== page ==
Stuttgart-St. Louis celebrate heritages
St. Louis Globe Democrat
April 20, 2010
I get a chance to tag along with some neat people. I recall when candidate Obama was running for the White House -- there I was in a special tent with U.S. Sen. Claire McCaskill, Mayor Francis Slay, Congressman William Clay, and Gov. Jay Nixon, and a dozen secret service agents, while allegedly, a crowd of one million were crunched together under the Gateway Arch. For equal time, I've been in similar crowds with U.S. Sen. Kit Bond, Lt. Gov. Peter Kinder and Presidents George W. and George Herbert Walker Bush, so no e-mails on politics please.
From time to time this column will take you behind the scenes at some of the most notable parties, special events and just everyday happenings throughout our region. The events have to have sometime unique about them.
Scrubby Dutch and Sister City: I lived part of my youth in Milwaukee - in the German part of town, as a matter of fact the entire region was German. And if you've been hanging around St. Louis earlier in life, you can recall great sections of South Side being part of the "Scrubby Dutch" community. As a matter of fact for 15 years, I lived on a farm in Defiance, near Daniel Boone's home. Not sure Boone was German, but the farms have deep German roots.
Fast Forward: I had a chance recently to hover over a Stuttgart Reception at the Missouri History Museum - without competing with colleagues Deb Peterson or Jerry Berger.
This was the St. Louis-Stuttgart Sister Cities celebration of a 50-year partnership. The only time I've been at a German event was the Strassenfest - where everyone is German and rather wild. But this subdued event was tangled with the upper crust from Ladue, Chesterfield and Clayton. I did bump into two South City chicks.
Wolfgang Schuster is treated like a royal Lord, after all he's the Lord Mayor of the region's Sister City - Stuttgart, noted for its ballet. Schuster, I've been told, is elected for an eight-year term. There are four other "mayors" in Stuttgart (mostly like little burbs), but there's only one Lord - as in religious reality - yours or mine, or not.
I cornered the Lord Mayor Schuster, who was very curious, but courteous. He confided that just like our "Big Mayor" Francis Slay, and other local municipal mayors that his office is not void of City Hall complaints. He's always thinking of how to maximize his taxpayers' public dollars.
He said his city is rapidly expanding with a growing population of immigrants, and while he welcomes diversity, he's concerned the level of service doesn't diminish, insisting that his government works efficiently.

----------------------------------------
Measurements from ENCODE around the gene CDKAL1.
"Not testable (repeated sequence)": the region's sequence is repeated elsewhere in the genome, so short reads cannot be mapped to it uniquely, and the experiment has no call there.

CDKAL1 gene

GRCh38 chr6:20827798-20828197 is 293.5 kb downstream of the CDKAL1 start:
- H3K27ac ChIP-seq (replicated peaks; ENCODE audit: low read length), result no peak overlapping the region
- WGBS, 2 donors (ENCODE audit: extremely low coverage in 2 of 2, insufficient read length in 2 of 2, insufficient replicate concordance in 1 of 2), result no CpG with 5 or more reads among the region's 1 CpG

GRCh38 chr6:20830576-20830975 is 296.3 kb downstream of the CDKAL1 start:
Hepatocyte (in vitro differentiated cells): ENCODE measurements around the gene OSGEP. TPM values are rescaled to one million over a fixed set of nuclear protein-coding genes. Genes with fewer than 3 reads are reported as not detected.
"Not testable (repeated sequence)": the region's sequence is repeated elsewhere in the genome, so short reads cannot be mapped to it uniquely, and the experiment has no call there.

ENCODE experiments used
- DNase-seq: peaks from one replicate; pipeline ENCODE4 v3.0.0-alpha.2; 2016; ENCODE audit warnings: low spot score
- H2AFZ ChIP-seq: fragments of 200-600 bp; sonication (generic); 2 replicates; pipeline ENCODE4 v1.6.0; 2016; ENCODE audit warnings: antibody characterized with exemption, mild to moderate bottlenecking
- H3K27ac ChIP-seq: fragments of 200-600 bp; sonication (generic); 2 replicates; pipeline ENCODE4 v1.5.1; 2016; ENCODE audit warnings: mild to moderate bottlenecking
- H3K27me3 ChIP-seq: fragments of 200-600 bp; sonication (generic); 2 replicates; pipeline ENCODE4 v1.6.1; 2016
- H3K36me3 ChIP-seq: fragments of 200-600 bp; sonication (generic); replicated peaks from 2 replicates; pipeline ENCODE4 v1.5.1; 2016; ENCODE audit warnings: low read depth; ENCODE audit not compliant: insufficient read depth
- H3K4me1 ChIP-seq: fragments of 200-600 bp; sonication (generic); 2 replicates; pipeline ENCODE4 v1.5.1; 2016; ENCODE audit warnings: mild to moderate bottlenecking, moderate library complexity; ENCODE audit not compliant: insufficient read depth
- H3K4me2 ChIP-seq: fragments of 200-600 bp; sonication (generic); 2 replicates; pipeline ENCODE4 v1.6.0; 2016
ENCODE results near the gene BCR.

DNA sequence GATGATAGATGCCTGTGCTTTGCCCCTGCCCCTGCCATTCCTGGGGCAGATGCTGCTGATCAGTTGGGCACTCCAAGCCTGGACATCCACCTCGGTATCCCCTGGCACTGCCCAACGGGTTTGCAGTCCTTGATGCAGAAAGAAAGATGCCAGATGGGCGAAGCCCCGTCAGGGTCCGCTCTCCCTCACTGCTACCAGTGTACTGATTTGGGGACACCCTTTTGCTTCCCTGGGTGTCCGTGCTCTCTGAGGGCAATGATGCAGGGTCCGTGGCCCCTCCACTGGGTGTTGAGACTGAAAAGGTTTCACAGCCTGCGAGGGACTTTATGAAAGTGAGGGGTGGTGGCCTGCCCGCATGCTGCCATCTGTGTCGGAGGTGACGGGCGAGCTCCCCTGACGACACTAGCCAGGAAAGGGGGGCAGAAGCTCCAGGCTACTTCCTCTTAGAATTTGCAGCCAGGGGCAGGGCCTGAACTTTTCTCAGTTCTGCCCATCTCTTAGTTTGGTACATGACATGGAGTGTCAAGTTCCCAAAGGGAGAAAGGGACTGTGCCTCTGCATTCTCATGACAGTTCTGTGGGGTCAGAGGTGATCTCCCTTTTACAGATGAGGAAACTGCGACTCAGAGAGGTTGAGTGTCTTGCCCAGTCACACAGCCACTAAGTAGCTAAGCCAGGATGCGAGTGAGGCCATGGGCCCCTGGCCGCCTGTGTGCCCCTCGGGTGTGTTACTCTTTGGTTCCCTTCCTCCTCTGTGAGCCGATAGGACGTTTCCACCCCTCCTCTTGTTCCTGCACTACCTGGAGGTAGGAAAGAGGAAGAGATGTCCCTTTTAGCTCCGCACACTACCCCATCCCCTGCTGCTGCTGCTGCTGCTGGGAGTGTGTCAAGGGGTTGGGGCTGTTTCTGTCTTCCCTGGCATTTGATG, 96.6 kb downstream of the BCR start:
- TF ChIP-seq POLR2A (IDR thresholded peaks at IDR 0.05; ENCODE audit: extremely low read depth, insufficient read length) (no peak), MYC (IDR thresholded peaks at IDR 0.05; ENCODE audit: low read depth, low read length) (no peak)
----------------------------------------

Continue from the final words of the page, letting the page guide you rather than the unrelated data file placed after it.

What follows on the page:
The Sister City has 170 nationalities all living together under one expansive air-roof. Schuster focused on the challenges of promoting cultural diversity and says long-term it's an enrichment tool for Stuttgart and a significant model if he can pull it off.
Mayor Francis Slay, who plans to visit Schuster's hometown next month (his first visit), stressed to the couple of hundred VIPs that the partnership has been a good one of exchanging ideas and how each city pushes to successfully adapt to the changing global environment. Charlie Dooley, county executive was in the mayor's amen corner.
Mayor Slay got chuckles when he learned Schuster would be throwing out the first pitch at a Cards game. "Some guys give up their first-born to get that honor," quipped Slay. I later cornered Schuster, who admitted the American summer pastime has not fully caught on in Stuttgart, and between me and thee, it ain't going to happen - a World Series in Stuttgart.
The evening appeared to go without a hitch - presents exchanged -- a key to the city, a framed poster of the 1904 World's Fair, Anheuser-Busch beverages at the bar - why not, the descendents were Germans, right? Oh, but for equal time! The Stuttgart delegation did have a chance to quietly tour Schlafly's brewery - without Mayor Slay, in tow.
Through all the festivities, Mayor Slay insisted that Sister Cities is much more than handshakes and international visits. After all, Wash U and Webster University have exchange programs with two Stuttgart higher education institutions. At the private gathering in the History Museum both cities signed an environmental pact, each represented by Slay and Schuster, respectfully.
By the way, we bumped into Dr. Wolfgang Holtkemp of Stuttgart University and he swears that the Midwest is fantastic, because it's "tranquil and fairly insulated in a good way." He must be referring to the fact that we lost TWA and American Airlines significantly cut destinations out of here. "But, we're still the Gateway to the West," bellowed Holtkemp, and exchange student Bernhard Minke.
I was impressed with the evening's music by four talented youngsters; called "Haywire," accompanied by either a proud teacher or a stage mother or two. They played a lot of wonderful American greats, including "Old Susannah" -- I think. I began to get nervous, that doesn't sound like a Missouri waltz, and I could have sworn that "Dixie" was coming, so I hurriedly left the building.
Seriously, there were no international incidents (except possibly for this column) because World Trade Center's Tim Nowak, Susanne Evens, president of the St. Louis Stuttgart Sisters Cities and Visitors and Convention's prez Kitty Ratcliffe, and Mayor Slay's special assistant Josh Wiese - were on their toes, even when all of their eyes were dancing around watching me work the room.
So when the good German neighbors eventually left Sister St. Louis, several asked me what does "it's all good" mean? I told them to ask County Executive Charlie Dooley, who is the king of colloquialisms. The food looked great and was very tasty - I live off of Dierberg's Deli, so what do I know? I think I ate something German.
So, this event receives three stars -- for a good cultural evening.